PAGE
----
Genetic monitoring and conservation of Aquatic Genetic Resources

September 17, 2020

The Global Plan of Action for aquatic genetic resources of the Food and Agriculture Organization of the United Nations (FAO) requires implementation at a national level. The FAO defines aquatic genetic resources as 'farmed aquatic species and their wild relatives'. The aquaculture production in The Netherlands has three relevant sectors; shellfish, fish and seaweeds.

The Centre for Genetic Resources, The Netherlands, (CGN) of Wageningen University and Research (WUR), carries out Statutory Research Tasks (WOT) for the Dutch Ministry of Agriculture, Nature and Food Quality (LNV) to support the conservation and sustainable use of genetic resources for food and agriculture.

With respect to recent developments in the FAO Commission on Genetic Resources for Food and Agriculture on Aquatic genetic resources, the Dutch Ministry of Agriculture (LNV) asked CGN to explore the need to also include WOT on Aquatic genetic resources in the next 5-year WOT program.


Priorities have been determined based on interviews with experts and representatives from the aquaculture sector, and by using literature sources. These priorities and proposed activities differ between species. Monitoring of genetic diversity in relevant species of shellfish, fish and seaweed, both wild and cultured populations, is a general priority area for aquatic genetic resources in the Netherlands. Next, based on the monitoring data, advise will be formulated for in situ and/or ex situ conservation measures for the most relevant aquatic genetic resources. CGN manages genebank facilities for long term cryoconservation of genetic diversity in livestock species, that can also be used for the purpose of cryoconservation of priority species of shellfish, fish and seaweeds.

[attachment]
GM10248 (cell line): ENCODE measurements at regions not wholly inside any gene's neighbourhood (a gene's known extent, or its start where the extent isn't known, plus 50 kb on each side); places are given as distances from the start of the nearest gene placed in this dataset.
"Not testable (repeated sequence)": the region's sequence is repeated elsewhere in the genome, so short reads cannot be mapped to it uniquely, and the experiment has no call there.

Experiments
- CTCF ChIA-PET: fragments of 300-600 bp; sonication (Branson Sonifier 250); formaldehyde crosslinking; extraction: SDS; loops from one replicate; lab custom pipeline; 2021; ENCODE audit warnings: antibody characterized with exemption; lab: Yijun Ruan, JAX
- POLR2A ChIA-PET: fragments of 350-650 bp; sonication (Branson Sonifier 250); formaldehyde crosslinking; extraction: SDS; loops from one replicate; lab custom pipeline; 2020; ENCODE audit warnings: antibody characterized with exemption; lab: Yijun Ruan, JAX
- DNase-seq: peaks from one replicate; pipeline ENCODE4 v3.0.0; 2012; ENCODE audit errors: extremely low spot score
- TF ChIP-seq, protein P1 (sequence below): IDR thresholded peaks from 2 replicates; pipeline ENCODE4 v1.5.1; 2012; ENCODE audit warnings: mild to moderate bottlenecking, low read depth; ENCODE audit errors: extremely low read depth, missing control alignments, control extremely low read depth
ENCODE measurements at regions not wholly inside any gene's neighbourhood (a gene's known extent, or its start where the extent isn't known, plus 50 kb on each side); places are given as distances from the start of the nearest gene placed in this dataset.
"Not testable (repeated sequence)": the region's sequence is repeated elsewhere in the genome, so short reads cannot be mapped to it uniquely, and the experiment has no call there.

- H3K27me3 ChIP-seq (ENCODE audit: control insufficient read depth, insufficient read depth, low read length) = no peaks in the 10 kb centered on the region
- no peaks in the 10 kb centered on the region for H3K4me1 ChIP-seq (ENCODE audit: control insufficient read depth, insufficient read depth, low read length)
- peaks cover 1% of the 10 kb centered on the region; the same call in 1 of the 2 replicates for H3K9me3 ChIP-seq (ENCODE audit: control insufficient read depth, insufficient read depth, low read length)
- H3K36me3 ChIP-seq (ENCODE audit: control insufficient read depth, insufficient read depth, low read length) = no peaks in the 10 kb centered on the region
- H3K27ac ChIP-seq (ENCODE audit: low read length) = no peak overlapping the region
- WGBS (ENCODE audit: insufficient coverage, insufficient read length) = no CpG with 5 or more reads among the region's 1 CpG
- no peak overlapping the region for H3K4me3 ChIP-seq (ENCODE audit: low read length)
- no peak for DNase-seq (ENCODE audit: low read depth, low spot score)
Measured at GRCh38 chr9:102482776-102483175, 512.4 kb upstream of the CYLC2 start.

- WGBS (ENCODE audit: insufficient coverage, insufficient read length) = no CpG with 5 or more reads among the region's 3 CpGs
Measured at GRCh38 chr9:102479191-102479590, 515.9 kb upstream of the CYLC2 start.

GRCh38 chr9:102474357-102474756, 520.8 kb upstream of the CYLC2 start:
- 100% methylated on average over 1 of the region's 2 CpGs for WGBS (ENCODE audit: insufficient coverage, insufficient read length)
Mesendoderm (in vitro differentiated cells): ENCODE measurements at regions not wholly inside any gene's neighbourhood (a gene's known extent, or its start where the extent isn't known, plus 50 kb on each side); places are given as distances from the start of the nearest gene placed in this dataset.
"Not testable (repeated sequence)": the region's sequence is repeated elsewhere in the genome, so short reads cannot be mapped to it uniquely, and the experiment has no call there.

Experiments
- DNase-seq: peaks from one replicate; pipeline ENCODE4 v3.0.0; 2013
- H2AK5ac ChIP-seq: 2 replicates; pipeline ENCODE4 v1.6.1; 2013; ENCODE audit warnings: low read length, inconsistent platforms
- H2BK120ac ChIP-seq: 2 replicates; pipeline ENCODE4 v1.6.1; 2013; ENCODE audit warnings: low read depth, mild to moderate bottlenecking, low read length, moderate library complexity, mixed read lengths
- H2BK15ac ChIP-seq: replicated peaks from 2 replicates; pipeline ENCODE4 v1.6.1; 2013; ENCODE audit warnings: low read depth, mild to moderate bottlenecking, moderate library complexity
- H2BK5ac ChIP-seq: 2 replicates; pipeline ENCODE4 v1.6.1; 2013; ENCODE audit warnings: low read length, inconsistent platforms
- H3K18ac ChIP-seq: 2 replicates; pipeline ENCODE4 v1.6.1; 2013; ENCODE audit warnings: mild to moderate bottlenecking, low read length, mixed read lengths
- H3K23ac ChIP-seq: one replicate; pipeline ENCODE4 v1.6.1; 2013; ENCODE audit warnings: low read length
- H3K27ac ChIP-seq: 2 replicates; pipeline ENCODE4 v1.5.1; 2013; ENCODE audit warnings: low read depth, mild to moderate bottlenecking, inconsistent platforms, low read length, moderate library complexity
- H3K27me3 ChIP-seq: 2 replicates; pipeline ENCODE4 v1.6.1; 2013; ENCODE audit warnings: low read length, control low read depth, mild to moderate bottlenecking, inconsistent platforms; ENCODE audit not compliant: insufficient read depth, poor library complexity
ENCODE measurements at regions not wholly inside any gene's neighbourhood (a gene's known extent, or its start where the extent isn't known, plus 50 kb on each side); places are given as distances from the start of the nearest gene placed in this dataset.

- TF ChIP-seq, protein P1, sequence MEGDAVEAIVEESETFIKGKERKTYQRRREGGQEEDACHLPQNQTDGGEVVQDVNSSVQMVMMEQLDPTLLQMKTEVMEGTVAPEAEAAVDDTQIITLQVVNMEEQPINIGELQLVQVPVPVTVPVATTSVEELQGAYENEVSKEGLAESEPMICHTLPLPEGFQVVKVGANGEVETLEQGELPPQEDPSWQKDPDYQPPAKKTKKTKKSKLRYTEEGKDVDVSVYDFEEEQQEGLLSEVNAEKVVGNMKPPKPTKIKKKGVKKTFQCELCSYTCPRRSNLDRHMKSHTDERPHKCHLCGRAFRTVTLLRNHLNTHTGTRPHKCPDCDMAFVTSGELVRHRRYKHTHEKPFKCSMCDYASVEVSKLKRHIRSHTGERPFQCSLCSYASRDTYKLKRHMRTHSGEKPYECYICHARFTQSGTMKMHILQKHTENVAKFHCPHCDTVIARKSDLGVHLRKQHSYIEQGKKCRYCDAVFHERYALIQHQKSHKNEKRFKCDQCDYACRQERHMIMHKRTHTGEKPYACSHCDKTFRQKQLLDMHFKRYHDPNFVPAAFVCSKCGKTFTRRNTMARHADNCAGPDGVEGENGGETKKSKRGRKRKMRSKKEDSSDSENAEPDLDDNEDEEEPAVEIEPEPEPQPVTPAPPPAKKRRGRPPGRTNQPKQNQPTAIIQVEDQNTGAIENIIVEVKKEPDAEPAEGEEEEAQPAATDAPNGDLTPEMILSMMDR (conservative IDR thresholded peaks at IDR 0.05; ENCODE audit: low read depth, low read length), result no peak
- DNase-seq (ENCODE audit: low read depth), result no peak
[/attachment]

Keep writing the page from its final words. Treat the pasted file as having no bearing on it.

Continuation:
Domestic species

It was concluded that the WOT aquatic genetic resources can focus on domestic species of which the aquaculture sector is dependent on for obtaining broodstock from the wild for reproduction, and/or of which the production takes place in open water. In addition, three exotic species that are common in Dutch waters for many generations are also a priority (Japanese oyster, pike perch and wakame), since they represent an important aspect of the Dutch aquaculture sector, or have a great potential for doing so.